New Delhi, Feb 4: The Supreme Court cannot be "a mute spectator when democracy is slaughtered," said judges who are deciding whether Arunachal Pradesh should be governed by the Centre for now.
On January 26, the north eastern state was placed under President's Rule with the Centre arguing that there was a constitutional breakdown and a growing law and order problem on account of the Congress government's poor governance.
The Congress has challenged that decision in the Supreme Court, accusing the Centre of trying to "murder democracy".
Today's remarks by the judges were made in the context of a group of BJP legislators from Arunachal Pradesh who contend that the decision on President's Rule was cleared by Governor JP Rajkhowa and his decisions cannot be questioned because he has constitutional immunity.
Last week, the Supreme Court accepted that it had erred by ordering the Governor to submit the report which he had sent to the Union government in which he laid down the reasons for calling for President's Rule. The Centre argued that a governor is not answerable to courts for a decision made in his official capacity, which was accepted by the top court.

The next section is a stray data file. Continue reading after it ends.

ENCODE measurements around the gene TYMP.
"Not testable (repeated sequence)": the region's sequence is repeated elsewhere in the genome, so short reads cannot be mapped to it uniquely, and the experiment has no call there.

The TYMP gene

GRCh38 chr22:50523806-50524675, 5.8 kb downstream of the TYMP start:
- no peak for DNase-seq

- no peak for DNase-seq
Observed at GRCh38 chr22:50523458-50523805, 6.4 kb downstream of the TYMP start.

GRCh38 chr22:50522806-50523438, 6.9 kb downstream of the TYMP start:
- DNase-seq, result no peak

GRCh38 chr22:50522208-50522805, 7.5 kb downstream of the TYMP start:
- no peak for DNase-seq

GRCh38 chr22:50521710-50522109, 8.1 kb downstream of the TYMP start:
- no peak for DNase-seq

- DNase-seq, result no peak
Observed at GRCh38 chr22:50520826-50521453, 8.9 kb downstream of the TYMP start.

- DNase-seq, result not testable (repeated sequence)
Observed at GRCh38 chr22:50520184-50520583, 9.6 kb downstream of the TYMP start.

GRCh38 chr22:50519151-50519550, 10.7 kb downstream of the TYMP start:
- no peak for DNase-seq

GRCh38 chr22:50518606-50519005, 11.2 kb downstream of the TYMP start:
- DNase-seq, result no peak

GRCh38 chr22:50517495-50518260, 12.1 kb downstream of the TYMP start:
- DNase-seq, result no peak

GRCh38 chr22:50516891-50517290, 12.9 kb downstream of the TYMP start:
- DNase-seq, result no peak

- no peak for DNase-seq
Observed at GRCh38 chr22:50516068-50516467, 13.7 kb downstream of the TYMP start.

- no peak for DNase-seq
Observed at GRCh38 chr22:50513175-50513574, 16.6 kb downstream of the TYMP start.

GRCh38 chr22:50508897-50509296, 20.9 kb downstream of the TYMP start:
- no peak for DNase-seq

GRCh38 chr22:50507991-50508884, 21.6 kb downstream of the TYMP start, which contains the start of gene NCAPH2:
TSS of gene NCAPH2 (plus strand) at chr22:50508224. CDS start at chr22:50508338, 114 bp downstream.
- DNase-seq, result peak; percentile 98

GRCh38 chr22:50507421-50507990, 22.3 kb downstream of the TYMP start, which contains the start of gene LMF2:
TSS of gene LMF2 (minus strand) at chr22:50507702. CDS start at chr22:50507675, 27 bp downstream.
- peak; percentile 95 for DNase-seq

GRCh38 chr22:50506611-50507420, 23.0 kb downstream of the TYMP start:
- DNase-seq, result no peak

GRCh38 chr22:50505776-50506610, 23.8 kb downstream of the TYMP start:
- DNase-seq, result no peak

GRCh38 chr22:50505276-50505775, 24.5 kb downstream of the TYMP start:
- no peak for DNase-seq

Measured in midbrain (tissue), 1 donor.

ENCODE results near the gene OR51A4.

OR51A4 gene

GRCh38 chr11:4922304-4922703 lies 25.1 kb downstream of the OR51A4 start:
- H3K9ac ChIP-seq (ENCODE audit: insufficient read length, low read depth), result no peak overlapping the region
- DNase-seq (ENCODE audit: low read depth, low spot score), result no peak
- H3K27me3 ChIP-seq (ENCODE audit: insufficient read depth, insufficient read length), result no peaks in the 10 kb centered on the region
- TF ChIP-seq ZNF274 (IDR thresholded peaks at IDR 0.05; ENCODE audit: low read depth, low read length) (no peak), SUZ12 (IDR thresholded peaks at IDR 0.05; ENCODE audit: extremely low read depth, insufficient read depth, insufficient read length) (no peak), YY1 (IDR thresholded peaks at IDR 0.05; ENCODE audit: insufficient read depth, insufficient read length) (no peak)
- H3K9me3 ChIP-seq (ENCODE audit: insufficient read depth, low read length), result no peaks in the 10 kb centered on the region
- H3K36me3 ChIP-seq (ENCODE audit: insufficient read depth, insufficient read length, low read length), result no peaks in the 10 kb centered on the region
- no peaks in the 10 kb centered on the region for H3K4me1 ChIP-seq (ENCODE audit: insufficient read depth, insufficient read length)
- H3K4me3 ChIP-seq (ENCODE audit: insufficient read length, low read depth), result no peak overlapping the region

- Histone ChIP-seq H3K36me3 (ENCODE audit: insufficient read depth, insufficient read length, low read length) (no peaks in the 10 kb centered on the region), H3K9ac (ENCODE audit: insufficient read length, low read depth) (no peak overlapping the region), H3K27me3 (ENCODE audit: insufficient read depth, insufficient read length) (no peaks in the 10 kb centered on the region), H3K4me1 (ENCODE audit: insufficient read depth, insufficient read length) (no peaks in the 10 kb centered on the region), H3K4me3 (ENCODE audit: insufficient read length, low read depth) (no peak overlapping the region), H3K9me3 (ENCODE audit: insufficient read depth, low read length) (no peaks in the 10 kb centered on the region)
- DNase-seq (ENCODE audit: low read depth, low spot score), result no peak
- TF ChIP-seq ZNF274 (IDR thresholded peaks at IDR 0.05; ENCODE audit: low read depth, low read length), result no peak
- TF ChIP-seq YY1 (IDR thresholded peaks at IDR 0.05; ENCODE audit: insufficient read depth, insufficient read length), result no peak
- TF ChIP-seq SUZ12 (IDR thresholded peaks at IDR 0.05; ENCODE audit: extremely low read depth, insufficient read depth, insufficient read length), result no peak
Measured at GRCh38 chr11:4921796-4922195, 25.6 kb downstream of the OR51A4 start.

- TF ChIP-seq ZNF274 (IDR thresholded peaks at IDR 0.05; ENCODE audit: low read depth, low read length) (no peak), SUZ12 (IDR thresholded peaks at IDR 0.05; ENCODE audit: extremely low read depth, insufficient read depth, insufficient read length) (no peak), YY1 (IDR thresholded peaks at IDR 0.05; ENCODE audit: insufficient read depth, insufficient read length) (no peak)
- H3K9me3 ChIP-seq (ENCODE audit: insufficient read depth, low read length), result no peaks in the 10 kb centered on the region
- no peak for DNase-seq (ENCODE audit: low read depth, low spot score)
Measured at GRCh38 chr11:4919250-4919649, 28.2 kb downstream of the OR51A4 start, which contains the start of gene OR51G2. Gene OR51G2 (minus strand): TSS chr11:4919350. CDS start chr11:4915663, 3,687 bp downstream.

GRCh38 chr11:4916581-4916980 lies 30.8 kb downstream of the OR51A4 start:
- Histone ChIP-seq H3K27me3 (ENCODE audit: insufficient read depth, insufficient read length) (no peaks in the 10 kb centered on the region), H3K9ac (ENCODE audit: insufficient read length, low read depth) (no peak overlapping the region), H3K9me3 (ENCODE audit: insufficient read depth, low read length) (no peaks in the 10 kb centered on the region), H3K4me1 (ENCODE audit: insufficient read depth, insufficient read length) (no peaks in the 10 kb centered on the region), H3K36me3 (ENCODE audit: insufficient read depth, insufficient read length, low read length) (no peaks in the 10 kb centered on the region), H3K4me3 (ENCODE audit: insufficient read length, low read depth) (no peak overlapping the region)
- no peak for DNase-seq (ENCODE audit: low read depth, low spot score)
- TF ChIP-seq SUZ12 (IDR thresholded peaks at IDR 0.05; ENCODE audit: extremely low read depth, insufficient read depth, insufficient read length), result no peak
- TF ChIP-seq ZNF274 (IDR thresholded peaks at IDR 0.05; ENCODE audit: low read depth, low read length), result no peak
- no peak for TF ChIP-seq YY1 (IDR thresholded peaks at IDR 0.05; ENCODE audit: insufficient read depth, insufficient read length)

Over the last year, Nabam Tuki as Chief Minister was unable to tamp down a growing dissidence within legislators of the Congress party, half of whom finally decided to team up with the opposition BJP in calling for his removal in December at sessions held at a community hall and a hotel.
The Centre says that the state legislature had not met for over six months- a constitutional requirement - so the Governor correctly allowed those off-site meetings because the assembly building had been locked up by the Chief Minister's camp.
The Congress says no assembly session can be called without the Chief Minister and his cabinet being involved in the process.